This week we take a look at Namdaemun Market (남대문 시장). Dating back to 1414 during the reign of king Taejong, it currently occupies approximately 16.3 acres of land in the heart of Seoul, making it one of the oldest and largest markets in Korea.
Namdaemun Market’s convenient location in central Seoul places it near many hotels and attractions. In addition to the market, is Korea’s #1 National Treasure the Great South Gate Sungnyemun (closed due to arson in 2008, scheduled to reopen 2012), the trendy shopping area Myeongdong, the traditional hanok village Namsangol, and the excellent viewing area at Seoul Namsan Tower (viewable from Nadaemun entrance 4).
Being a major market in the heart of the capital city, Namdaemun has a long and well documented history. Shijang Story is dedicated to sharing the traditional market life and telling some of its tales, and as we endeavor to do this, we thought it would be a good idea to start with the model of a shijang.
Namdaemun Market – An International Shijang
Due to its prime location and strong support from the government, Namdaemun is both accessible, and well maintained. There are three tourist information centers, and the market itself is easily accessed via Seoul Metro subway line 4, Hoehyeon station (회현역). Subway Exit 5 will take you right to the 6th entrance of Namdaemun Shijang. There are a total of eight main entry gates, and a map of the area can be found at a nearby tourist information depot. They have maps and information in various languages, and in our experience the English speaking staff has a sufficient level of language skill.
The convenient location and attention to the needs of international visitors makes this a perfect shijang for the uninitiated. In fact, many shops have workers or salespeople with varying levels of foreign language ability. Regardless of language, in general, shopkeepers in Namdaemun are much more comfortable interacting with non-Koreans or non-Korean language speakers than the those in smaller or rural shijangs. Boasting over 10,000 stores and an estimated 300,000-400,000 customers each day, it is a place of not only domestic, but international commerce as well.
The Main Streets
In spite of Namdaemun’s size, cars are not allowed on the main streets of the market. As with any street or sidewalk in Korea, some motorcycle traffic is present so be aware of your surroundings. The truth is, the busiest traffic of the shijang pertains to foot traffic. We have been there at different hours, days of the week, and seasons of the year, under different weather conditions, and Namdaemun is always quite busy.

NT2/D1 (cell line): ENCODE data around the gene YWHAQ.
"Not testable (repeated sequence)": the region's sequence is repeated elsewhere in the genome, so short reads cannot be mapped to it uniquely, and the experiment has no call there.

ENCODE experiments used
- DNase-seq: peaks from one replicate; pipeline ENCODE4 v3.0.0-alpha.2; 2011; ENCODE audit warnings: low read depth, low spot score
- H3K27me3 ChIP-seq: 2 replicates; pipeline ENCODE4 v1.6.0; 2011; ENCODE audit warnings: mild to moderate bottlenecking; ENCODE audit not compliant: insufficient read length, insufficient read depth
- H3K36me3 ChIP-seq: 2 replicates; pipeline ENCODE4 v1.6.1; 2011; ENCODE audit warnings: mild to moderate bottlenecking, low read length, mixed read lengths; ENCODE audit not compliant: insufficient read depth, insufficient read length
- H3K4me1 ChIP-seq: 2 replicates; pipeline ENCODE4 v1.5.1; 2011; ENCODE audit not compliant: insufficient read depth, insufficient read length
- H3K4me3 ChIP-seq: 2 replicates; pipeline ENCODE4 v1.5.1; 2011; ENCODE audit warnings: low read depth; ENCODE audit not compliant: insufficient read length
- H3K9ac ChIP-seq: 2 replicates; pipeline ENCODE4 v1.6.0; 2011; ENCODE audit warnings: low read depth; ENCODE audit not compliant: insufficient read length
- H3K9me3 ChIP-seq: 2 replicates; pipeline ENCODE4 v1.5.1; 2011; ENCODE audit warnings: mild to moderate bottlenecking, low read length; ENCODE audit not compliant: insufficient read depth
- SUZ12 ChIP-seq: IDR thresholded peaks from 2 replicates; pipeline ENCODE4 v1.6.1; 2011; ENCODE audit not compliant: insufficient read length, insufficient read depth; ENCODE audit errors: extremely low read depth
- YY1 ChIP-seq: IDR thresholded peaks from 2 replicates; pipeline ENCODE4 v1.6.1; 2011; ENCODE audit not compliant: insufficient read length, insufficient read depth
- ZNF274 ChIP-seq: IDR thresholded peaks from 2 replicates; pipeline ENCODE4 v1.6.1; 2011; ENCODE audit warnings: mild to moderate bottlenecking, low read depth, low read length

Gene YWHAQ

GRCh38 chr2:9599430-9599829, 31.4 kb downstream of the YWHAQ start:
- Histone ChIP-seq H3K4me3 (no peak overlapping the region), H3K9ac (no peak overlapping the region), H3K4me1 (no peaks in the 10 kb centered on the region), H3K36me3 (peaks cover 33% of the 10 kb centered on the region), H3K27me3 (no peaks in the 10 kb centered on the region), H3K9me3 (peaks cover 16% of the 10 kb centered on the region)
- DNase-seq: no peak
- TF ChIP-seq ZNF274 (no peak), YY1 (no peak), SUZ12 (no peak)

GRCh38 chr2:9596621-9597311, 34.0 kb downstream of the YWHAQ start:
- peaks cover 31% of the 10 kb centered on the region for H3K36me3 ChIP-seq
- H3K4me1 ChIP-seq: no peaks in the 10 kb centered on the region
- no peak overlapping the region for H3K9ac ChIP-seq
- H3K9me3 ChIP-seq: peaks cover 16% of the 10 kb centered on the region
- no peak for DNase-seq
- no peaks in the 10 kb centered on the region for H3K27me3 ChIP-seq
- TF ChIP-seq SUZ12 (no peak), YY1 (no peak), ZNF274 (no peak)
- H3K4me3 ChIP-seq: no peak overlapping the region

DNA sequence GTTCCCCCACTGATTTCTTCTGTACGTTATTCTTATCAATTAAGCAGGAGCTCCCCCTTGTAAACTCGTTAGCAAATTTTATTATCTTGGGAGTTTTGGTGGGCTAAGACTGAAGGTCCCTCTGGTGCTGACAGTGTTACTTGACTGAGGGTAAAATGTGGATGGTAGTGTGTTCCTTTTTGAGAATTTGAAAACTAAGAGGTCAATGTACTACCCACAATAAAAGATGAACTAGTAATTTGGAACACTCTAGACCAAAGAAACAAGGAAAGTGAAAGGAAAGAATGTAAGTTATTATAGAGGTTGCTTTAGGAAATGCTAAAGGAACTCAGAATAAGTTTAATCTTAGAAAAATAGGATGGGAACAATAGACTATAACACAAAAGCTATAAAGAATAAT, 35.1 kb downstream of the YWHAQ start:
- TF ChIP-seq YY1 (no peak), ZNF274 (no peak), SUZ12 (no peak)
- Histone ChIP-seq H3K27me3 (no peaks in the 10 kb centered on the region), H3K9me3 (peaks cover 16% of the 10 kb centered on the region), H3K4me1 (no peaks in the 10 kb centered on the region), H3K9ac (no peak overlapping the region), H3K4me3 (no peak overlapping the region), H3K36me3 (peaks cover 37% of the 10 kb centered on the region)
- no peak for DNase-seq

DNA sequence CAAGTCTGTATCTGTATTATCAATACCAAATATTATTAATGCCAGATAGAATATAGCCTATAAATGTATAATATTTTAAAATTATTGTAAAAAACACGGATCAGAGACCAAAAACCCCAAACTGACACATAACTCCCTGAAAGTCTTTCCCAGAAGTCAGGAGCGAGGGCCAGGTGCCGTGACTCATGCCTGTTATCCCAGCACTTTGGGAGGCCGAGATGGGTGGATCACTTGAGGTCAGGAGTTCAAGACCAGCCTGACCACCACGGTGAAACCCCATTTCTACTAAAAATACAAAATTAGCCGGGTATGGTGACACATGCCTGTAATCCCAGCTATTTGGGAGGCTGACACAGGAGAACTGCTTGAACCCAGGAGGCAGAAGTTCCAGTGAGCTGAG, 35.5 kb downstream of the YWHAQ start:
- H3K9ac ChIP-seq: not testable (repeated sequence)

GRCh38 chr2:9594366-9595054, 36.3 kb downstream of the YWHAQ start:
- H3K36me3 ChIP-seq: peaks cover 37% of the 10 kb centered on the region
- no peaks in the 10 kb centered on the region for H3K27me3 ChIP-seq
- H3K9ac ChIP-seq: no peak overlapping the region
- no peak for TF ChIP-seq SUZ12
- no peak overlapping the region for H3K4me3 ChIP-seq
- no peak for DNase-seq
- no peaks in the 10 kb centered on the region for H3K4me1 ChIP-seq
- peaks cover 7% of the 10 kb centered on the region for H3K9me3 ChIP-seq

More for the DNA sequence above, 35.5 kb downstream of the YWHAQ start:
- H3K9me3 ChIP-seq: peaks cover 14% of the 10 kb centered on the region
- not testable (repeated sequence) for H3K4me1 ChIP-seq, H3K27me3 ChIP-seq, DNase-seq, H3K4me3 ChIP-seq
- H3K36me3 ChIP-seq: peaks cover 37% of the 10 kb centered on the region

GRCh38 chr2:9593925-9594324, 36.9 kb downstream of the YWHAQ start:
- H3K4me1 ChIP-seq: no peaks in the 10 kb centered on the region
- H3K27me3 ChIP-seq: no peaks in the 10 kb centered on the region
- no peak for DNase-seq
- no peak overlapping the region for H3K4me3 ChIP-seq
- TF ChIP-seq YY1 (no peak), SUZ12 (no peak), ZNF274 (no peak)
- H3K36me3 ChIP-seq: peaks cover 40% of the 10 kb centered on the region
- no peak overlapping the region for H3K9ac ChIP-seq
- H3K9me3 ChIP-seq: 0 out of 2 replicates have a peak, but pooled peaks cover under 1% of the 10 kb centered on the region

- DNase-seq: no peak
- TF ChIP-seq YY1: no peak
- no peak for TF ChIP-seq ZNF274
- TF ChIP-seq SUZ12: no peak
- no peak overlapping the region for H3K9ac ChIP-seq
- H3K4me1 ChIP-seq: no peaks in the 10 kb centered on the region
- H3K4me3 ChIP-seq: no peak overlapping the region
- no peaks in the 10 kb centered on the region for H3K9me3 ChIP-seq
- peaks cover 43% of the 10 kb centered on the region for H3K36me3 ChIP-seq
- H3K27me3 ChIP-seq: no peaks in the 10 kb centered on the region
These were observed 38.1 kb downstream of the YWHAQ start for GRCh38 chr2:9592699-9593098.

The main thoroughfares have shops of many kinds, ranging in goods from cosmetics, to kitchen items, to clothes, to ginseng, to toys or even knitting materials. There are quite a few souvenir shops, including Korean Pop (K-Pop) stores, and some fun things to try like kimchi chocolate.
While Namdaemun is a fantastic place to buy a range of things, we think the market is a particularly great place to buy glasses. They range from extremely affordable brands to expensive designer styles. Hats, and kids clothes are also great here, and there are places to purchase traditional Korean clothes if one so desires. It’s also a good place for wholesale items, as we will discuss a bit more later.
The main streets are wide, and at some points there are vendors stationed in the middle of the road who sell clothing, accessories, or even fruits and vegetables. There isn’t always a theme to the placement of shops, and many appear to be in a random order so browsing is the best way find things, or if you are looking for something specific, one of the information booths can help. It’s a very vibrant and eclectic market, with both young people and old people working and shopping, and domestic and international tourists snapping photos. In fact, the wide ranging demographics are a distinct feature of Namdaemun Market making it a fun place to people-watch.